the good hack

Good evening, internet!

I haven't written in a little while, and I suppose a hack-update is due. So first an overview, then a digression into nargery, then a discussion of what's really on my mind these days: Mumford and Eisenstein.

Hup hup, then!


Guile is now on a monthly release schedule, in the runup to 2.0. We've already made two releases, 1.9.0 and 1.9.1.

The feedback has generally been that it works, that it is faster, but that in a few cases, some old macros have to change. The NEWS describe all the gory details, so I'll spare you them here.

Still though, I'm really proud for what we've been able to do: retrofit a compiler on top of a large base of informally defined interpreter semantics, expressed in code afloat on the internet. It's a pretty momentous refactoring effort.

I spoke at GUADEC briefly about Guile, in the impromptu lightning talk session. The story I really wanted to get out was not the details of Guile's compiler, but that Scheme is just one element of Guile. Elisp can exist there too, and Daniel Kraft's elisp branch seems to really be shaping up.

Of course, that's not to mention Daniel's brainfuck compiler, amusingly already merged as an example:

scheme@(guile-user)> ,L brainfuck
Guile Brainfuck interpreter 1.0 on Guile 1.9.0
Copyright (C) 2001-2008 Free Software Foundation, Inc.

Enter `,help' for help.
brainfuck@(guile-user)> +++ +++ +++ +           initialize counter (cell #0) to 10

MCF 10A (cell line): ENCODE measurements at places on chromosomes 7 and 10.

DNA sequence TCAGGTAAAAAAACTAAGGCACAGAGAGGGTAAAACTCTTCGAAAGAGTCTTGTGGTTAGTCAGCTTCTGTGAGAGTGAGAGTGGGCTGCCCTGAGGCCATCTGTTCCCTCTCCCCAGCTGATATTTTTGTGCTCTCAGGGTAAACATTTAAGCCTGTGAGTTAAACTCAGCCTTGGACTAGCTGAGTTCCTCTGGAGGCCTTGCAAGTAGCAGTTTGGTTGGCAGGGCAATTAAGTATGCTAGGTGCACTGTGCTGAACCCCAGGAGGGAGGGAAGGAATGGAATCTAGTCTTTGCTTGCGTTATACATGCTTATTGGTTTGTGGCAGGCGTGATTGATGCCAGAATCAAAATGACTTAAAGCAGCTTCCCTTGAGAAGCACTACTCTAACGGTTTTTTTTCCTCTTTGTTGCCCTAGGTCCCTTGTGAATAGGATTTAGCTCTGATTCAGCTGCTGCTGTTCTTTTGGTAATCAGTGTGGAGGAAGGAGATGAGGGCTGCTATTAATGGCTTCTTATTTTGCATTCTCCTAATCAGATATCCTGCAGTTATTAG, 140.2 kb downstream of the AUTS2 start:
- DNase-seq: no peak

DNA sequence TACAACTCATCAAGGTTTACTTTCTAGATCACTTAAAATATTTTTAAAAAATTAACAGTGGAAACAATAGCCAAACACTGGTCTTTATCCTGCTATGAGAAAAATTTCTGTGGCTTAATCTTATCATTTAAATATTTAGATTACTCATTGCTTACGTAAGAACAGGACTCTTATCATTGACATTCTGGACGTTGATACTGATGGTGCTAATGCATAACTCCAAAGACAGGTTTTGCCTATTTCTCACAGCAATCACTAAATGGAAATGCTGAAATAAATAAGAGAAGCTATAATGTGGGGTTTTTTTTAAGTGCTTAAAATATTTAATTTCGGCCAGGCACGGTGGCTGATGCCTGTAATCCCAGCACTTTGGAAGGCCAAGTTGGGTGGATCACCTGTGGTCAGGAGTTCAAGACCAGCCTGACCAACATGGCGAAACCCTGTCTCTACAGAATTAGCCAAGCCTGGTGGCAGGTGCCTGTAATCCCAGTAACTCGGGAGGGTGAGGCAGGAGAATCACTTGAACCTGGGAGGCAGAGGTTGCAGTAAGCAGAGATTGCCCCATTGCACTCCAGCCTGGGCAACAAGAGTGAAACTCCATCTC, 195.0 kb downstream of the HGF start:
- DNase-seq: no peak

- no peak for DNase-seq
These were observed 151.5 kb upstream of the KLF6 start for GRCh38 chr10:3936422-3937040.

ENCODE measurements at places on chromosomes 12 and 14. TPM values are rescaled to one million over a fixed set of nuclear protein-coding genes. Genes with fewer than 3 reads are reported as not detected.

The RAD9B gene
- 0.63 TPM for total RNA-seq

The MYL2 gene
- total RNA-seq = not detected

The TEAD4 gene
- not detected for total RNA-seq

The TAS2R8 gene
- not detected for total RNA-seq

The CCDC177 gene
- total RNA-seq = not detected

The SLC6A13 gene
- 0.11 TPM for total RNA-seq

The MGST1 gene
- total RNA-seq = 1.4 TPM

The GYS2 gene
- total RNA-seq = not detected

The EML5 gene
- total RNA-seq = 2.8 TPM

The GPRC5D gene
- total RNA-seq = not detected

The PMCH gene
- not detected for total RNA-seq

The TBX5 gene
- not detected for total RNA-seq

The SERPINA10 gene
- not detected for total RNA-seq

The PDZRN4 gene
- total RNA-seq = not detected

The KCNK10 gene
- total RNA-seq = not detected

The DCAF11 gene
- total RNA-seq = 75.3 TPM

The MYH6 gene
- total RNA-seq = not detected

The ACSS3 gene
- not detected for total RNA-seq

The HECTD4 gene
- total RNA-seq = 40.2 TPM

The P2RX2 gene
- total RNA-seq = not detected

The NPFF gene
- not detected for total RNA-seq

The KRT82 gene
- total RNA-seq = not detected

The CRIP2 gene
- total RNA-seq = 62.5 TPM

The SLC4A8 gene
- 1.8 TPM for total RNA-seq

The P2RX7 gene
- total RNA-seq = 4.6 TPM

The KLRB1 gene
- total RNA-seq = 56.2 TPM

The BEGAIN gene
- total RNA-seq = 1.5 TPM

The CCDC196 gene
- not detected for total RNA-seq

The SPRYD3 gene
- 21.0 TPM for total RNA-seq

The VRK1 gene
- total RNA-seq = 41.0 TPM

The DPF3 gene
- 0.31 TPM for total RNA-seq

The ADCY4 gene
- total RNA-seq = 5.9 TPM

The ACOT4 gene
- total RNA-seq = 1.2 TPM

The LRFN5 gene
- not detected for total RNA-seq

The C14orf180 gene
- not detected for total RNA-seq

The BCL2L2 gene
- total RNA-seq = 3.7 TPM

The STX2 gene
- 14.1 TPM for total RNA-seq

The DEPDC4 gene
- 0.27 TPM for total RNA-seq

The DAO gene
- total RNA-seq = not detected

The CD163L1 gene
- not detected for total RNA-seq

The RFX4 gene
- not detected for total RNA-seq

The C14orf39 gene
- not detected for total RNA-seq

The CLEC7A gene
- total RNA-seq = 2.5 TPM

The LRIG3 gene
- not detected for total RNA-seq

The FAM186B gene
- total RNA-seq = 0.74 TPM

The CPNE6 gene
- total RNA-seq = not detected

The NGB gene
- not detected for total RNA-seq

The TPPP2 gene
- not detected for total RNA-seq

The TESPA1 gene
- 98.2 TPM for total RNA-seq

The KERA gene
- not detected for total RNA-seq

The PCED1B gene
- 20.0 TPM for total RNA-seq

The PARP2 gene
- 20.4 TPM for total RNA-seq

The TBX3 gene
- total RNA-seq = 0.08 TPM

... [                       use loop to set the next four cells to 70/100/30/10
...     > +++ +++ +             add  7 to cell #1
...     > +++ +++ +++ +         add 10 to cell #2 
...     > +++                   add  3 to cell #3
...     > +                     add  1 to cell #4
...     <<< < -                 decrement counter (cell #0)
... ]                   
... >++ .                   print 'H'
... >+.                     print 'e'
... +++ +++ +.              print 'l'
... .                       print 'l'
... +++ .                   print 'o'
... >++ .                   print ' '
... <<+ +++ +++ +++ +++ ++. print 'W'
... >.                      print 'o'
... +++ .                   print 'r'
... --- --- .               print 'l'
... --- --- --.             print 'd'
... >+.                     print '!'
... >.                      print '\n'
... ]
Hello World!

The example is from wikipedia. You can see that the brainfuck reader actually integrates with readline. Since brainfuck programs are normally terminated by end-of-file, we provide an alternate terminal: if ] (the loop terminator) is seen while not inside a loop, we stop reading the brainfuck expression.